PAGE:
Child psychotherapy

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Mental health interventions for children (also known as child psychotherapy) vary with respect to the problem being addressed and to the age and other individual characteristics of the child. Although such interventions share some approaches, treatment methods can be quite different from each other.

Terms describing child treatments may vary from one part of the world to another, with particular differences in the use of the terms "psychotherapy" and "psychoanalysis". For these reasons, readers should take special care to consider definitions of terms in this article.

Evidence-based child and adolescent psychotherapy[edit]

There are many therapeutic approaches to address mental health concerns among children and adolescents. Some of these approaches are backed by strong scientific evidence, and some are not.[1]

Parent–infant psychotherapy[edit]

If the normal course of secure attachment between parent and infant is disrupted, parent–infant psychotherapy is one technique that can be used to restore this bond. This technique requires a three-way relationship between the parent, child and therapist. During the therapy sessions the parent expresses his or her thoughts and feelings which are based on a combination of factors including:

  1. The parent’s experiences as a child
  2. The parent’s expectations and hopes for the child’s future
  3. The relationships the parent has with other people

The therapist’s role is as an observer and an interpreter of the interaction between the infant and the parent. He might share some of his thoughts about the behaviour of the child with the parent and by doing so offering the parent an alternative way of experiencing the child. This technique helps the parent to resolve issues with his or her own infancy-experiences in order to restore secure attachment with the infant. And it helps lower the risk for psychopathological developments of the child in the future.[2][3]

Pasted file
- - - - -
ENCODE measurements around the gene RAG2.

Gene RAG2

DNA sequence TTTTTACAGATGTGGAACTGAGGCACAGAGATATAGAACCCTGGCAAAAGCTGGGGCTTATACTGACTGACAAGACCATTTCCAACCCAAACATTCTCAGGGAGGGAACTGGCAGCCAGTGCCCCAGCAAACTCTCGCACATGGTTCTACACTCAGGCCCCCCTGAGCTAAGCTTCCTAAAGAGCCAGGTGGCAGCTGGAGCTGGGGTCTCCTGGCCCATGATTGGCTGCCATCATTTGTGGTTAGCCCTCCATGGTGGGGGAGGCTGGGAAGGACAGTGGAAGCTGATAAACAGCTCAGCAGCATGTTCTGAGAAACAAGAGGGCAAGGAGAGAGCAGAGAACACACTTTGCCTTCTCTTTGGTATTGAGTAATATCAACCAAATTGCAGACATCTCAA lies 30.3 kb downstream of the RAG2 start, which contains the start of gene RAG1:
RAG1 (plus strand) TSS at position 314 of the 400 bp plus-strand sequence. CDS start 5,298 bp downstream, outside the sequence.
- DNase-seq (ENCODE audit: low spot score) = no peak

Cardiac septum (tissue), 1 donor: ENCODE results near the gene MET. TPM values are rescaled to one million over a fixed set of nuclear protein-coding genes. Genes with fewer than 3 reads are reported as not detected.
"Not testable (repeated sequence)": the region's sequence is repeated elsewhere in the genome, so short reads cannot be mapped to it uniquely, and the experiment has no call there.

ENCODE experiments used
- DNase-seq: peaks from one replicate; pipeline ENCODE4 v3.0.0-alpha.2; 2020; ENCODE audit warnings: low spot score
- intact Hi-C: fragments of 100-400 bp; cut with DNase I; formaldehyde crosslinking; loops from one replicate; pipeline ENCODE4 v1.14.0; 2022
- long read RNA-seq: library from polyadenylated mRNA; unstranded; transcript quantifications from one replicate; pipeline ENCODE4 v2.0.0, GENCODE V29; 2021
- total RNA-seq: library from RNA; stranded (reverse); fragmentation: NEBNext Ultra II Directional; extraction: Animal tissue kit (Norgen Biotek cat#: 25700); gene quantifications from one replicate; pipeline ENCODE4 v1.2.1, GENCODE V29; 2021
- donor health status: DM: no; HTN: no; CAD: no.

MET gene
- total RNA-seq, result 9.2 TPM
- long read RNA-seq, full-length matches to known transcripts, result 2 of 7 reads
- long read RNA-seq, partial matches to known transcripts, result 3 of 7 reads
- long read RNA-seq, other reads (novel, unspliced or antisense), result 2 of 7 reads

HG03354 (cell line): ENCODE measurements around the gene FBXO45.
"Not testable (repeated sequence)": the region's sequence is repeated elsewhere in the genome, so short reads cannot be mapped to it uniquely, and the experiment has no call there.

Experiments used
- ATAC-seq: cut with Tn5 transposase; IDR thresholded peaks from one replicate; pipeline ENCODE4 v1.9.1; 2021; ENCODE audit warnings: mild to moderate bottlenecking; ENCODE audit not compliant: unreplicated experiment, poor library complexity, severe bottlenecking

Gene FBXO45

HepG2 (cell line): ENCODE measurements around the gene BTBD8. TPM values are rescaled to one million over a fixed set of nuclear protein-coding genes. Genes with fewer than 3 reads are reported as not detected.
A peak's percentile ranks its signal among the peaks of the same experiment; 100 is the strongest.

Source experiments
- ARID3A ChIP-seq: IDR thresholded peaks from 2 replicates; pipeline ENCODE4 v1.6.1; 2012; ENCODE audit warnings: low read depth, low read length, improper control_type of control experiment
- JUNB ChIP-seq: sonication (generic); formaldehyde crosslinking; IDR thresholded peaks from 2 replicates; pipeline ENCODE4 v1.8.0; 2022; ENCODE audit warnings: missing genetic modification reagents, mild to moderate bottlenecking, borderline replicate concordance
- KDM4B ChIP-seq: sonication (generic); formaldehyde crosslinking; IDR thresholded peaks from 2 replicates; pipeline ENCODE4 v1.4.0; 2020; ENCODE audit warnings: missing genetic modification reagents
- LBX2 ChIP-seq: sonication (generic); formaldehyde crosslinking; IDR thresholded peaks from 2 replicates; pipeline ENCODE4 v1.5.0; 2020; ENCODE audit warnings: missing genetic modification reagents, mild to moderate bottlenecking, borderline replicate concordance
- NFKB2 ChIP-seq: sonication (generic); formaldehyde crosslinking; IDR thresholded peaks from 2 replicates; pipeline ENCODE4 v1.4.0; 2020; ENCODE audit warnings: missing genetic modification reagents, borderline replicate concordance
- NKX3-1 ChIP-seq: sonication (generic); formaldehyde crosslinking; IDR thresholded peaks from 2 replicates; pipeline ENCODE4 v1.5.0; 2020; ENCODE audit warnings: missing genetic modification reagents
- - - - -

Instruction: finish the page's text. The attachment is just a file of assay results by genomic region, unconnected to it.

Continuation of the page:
Challenges to therapists[edit]

Children entering psychotherapy have most often been exposed to family violence or other traumatic experiences. Treating traumatized children may be unusually challenging for the therapist because of vicarious traumatization.[4][5] Access to reflective supervision is needed to prevent a sense of helplessness and a "self-protective tendency to view complex clinical cases as intractable".[6]

See also[edit]

References[edit]

  1. ^ APA Task Force on Evidence-Based Practice with Children and Adolescents (2008). Disseminating Evidence-Based Practice For Children & Adolescents: a systems approach to enhancing care. Washington, DC: American Psychological Association. 
  2. ^ Lieberman, AF (1992). Infant-parent psychotherapy with toddlers. Development and Psychopathology 4. pp. 559–574. doi:10.1017/s0954579400004879. 
  3. ^ Lieberman, AF; Silverman, R; Pawl, JH (2000). Zeanah, CH, ed. "Handbook of infant mental health" (2nd ed.). New York: Guilford Press. p. 432. ISBN 1-59385-171-5.  |chapter= ignored (help)
  4. ^ Schechter DS, Gross A, Willheim E, McCaw J, Turner JB, Myers MM, Zeanah CH, Gleason MM (2009). Is maternal PTSD associated with greater exposure of very young children to violent media? Journal of Traumatic Stress. 22(6), 658-662.
  5. ^ Schechter DS, Willheim E (2009). When parenting becomes unthinkable: Intervening with traumatized parents and their toddlers. Journal of the American Academy of Child & Adolescent Psychiatry, 48(3), 249-254.
  6. ^ Lieberman, A.F. (2007). "Ghosts and angels: Intergenerational patterns in the transmission and treatment of the traumatic sequelae of domestic violence". Infant Mental Health Journal 28 (4): 422–439. doi:10.1002/imhj.20145.